On Trans Mountain, ‘How long does it take to get to a clear answer?’

John Manley, head of the Business Council of Canada, on what Ottawa’s environmental assessment process means for getting big resource projects built

Sunday’s news that Kinder Morgan is putting the brakes on “non-essential” spending on its Trans Mountain pipeline project is bound to spark another round of bitter debate about whether or not it’s too hard for companies to push ahead with major resource projects in Canada.

Last month, I interviewed John Manley, the president and CEO of the Business Council of Canada, the top lobby group for the country’s biggest corporations, about a range of economic strategy issues, including the newly reformed federal environmental assessment process.  I quoted him in this story, but in light of the Kinder Morgan news, the full exchange now seems worth posting

Q: Some people think that private-sector complaints about the regulatory process just mean businesses want less attention to legitimate environmental concerns. Would you speak to that?

A: How long does it take to get to a clear answer? It’s not so much that you have to balance environmental concerns. You know, most businesses do not want to be an environmental problem.  But you do have to have some sense that you can embark in good faith on a project, and in a reasonable period of time get to a Yes, or possibly get to a No, but not that you’re left hanging in uncertainty for a long period.

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Q: Do you feel that the new Impact Assessment Act,  tabled recently by Environment Minister Catherine McKenna, exacerbates that problem of uncertainty, or does it begin to clear it up?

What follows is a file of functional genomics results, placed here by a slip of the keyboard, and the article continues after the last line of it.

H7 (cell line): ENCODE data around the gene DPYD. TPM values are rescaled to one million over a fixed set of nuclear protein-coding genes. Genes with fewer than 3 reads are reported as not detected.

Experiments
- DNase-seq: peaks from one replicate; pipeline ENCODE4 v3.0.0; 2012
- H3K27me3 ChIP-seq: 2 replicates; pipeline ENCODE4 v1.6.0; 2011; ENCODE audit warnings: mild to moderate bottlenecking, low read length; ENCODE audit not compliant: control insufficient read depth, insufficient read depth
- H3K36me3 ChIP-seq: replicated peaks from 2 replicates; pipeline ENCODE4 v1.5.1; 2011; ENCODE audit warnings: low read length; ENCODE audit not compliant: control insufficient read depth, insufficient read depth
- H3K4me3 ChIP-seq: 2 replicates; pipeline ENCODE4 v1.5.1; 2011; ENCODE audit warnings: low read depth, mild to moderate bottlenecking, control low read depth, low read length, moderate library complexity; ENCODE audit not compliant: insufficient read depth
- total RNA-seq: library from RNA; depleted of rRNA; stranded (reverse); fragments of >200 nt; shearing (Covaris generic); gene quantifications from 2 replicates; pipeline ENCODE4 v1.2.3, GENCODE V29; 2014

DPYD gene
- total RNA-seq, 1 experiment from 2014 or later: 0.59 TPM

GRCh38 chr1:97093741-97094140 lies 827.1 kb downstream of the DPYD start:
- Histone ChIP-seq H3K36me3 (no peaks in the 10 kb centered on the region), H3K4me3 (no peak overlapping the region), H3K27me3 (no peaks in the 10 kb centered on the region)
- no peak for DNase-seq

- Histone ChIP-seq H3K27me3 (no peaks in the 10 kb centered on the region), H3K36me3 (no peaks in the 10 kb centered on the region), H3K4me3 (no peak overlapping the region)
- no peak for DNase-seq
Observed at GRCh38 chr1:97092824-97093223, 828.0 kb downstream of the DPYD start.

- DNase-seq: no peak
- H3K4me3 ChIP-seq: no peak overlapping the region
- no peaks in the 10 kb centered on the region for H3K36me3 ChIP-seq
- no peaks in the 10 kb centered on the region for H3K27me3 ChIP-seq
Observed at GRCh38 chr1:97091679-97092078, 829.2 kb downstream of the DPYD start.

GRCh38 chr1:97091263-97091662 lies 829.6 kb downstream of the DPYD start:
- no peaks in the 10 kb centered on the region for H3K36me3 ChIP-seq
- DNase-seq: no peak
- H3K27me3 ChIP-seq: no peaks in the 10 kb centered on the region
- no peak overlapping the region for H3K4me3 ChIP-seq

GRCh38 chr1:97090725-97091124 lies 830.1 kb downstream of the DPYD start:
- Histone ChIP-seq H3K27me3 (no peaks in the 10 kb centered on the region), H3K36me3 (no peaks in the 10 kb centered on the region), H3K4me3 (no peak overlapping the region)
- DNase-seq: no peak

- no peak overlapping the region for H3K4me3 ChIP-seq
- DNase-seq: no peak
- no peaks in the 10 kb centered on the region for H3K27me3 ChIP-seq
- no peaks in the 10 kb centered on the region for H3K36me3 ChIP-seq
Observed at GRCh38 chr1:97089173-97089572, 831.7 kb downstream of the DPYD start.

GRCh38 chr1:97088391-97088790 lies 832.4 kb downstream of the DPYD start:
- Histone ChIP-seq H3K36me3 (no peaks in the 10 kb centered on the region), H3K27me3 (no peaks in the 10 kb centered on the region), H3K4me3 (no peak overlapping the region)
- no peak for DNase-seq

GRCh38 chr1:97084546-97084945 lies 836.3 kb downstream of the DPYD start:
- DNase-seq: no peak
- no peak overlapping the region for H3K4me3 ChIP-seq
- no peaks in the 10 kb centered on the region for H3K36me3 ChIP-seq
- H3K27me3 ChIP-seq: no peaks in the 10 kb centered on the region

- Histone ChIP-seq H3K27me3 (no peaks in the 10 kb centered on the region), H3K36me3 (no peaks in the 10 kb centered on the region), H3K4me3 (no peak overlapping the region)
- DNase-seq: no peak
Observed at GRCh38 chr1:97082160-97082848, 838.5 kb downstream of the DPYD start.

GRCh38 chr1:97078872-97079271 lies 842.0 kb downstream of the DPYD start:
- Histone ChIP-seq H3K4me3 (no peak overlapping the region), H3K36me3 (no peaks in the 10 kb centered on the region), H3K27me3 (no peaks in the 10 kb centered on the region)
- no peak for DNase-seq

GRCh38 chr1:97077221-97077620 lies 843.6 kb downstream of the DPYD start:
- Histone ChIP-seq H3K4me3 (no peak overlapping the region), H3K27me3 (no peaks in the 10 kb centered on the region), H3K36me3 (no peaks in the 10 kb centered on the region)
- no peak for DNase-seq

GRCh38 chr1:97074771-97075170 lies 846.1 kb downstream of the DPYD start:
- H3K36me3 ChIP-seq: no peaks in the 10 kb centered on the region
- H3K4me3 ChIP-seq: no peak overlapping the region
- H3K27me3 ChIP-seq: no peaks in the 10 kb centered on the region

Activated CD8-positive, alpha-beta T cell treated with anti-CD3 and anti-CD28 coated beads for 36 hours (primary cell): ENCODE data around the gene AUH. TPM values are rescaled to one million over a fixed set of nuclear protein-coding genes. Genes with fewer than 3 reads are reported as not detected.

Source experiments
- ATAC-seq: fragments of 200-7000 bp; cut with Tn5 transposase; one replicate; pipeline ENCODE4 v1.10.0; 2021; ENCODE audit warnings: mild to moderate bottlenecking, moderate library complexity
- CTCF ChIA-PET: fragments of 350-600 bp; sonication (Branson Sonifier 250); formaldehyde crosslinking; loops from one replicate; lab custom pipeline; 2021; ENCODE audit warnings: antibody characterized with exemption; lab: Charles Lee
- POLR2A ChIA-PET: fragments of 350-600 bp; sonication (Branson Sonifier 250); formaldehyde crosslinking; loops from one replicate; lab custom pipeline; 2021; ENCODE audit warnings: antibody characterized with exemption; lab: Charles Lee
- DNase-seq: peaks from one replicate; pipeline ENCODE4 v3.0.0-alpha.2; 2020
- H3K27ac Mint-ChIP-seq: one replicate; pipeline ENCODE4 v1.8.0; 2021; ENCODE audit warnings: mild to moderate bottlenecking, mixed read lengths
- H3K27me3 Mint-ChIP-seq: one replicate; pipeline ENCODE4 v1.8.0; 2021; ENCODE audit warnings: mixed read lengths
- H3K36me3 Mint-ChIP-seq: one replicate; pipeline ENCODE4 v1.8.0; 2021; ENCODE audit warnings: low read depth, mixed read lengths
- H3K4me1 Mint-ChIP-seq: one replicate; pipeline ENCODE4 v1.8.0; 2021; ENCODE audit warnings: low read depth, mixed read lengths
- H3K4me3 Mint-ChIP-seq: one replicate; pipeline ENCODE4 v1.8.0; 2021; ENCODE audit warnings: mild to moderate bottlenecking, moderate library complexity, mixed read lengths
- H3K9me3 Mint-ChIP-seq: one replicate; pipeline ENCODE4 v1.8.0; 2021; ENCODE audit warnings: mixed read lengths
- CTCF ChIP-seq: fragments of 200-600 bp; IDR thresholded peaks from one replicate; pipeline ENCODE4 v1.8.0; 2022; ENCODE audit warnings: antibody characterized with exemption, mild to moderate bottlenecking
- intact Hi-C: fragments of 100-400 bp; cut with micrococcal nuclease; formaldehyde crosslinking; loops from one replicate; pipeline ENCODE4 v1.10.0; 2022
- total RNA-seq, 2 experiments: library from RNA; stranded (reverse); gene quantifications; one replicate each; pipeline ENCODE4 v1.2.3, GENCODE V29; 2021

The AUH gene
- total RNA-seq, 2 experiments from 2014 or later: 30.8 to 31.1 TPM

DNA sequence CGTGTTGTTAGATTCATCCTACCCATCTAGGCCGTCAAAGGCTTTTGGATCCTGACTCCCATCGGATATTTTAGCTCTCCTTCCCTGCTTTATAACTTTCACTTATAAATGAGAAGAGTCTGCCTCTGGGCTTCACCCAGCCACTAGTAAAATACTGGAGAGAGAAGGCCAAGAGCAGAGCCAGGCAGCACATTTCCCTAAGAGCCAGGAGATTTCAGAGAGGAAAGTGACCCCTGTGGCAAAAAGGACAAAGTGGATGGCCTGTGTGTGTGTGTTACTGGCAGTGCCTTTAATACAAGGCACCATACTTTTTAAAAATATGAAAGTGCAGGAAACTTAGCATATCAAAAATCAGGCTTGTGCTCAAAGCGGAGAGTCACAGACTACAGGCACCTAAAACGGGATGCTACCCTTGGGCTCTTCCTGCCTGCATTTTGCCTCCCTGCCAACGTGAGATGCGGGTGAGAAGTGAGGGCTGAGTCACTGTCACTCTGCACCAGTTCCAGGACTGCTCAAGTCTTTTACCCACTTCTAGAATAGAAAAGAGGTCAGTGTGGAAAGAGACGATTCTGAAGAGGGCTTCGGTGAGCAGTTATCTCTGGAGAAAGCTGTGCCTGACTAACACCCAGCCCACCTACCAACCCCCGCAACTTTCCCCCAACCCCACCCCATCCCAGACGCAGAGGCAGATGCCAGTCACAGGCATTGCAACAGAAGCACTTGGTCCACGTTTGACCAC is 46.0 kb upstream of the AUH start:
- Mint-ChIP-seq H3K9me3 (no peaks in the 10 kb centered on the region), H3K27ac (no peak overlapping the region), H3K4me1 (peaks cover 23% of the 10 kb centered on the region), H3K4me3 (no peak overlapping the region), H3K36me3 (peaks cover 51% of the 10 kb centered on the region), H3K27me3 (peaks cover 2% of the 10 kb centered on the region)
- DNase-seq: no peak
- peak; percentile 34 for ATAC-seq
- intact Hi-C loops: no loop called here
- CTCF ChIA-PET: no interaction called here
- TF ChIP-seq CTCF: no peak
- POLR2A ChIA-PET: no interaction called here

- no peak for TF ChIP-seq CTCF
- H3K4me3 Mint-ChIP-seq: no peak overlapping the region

A: I think it’s still too soon to say. I think they have tried to address that. If you talk to Natural Resources Minister Jim Carr, he’ll say, ‘That’s exactly what we were trying to get to.” A lot of the companies are not so sure. There’s going to be a period of finding out how it functions in practice. So, the right kind of rhetoric, for sure, but not necessarily yet proven in practice.

Q: Does that mean we need to get through a test case or two under the new rules before companies will be comfortable or, alternatively, decide they don’t like it?

A: It needs to be years. With regulatory regimes, it’s partly what law says and partly if [the government] puts the resources in place to give effect to the rules. Do you have the staff, the ability to make decisions? Or do they constantly have to go upstairs? Those are things you will only know when you’ve actually tried to live with it for a while.


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